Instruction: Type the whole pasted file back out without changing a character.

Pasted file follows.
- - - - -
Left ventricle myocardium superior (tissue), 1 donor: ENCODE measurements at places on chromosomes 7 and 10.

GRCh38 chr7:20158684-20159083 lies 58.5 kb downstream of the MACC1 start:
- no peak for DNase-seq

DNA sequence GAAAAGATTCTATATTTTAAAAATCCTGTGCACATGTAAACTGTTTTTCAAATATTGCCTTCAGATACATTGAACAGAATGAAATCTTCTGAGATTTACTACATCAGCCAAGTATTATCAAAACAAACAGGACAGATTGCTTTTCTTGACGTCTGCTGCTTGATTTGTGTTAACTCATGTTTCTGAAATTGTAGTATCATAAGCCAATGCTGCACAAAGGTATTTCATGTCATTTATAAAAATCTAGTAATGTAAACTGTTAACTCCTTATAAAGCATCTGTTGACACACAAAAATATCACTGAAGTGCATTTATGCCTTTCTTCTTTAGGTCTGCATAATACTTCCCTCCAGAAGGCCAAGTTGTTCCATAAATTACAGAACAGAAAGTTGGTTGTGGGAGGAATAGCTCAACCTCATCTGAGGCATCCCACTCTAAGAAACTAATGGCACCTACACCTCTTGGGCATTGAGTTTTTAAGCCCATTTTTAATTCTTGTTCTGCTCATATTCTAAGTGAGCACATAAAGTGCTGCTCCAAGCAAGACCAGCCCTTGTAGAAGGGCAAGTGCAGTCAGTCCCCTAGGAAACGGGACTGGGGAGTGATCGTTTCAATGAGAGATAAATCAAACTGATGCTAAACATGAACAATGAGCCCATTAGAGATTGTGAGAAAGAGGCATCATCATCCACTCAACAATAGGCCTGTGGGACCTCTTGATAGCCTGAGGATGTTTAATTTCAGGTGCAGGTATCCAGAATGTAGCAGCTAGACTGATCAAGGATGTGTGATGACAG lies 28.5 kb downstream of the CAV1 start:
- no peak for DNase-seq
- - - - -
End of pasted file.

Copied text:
Left ventricle myocardium superior (tissue), 1 donor: ENCODE measurements at places on chromosomes 7 and 10.

GRCh38 chr7:20158684-20159083 lies 58.5 kb downstream of the MACC1 start:
- no peak for DNase-seq

DNA sequence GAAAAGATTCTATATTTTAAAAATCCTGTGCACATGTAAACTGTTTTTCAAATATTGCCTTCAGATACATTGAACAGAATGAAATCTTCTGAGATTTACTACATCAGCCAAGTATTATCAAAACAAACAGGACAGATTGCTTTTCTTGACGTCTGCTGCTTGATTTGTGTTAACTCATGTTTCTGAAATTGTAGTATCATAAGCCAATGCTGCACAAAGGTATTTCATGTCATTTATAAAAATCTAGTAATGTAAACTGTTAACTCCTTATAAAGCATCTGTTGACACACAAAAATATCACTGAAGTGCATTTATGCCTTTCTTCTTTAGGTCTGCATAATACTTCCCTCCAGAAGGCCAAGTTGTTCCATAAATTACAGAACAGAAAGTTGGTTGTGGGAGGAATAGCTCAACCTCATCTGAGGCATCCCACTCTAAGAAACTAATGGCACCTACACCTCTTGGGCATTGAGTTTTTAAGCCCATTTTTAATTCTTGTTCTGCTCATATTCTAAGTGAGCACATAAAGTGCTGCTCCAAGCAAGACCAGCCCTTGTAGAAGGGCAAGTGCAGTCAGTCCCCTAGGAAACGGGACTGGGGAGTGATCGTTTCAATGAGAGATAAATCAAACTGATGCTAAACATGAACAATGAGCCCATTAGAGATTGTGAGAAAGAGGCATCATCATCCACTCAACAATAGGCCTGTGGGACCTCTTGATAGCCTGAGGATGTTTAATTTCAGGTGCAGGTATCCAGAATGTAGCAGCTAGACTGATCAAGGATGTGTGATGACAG lies 28.5 kb downstream of the CAV1 start:
- no peak for DNase-seq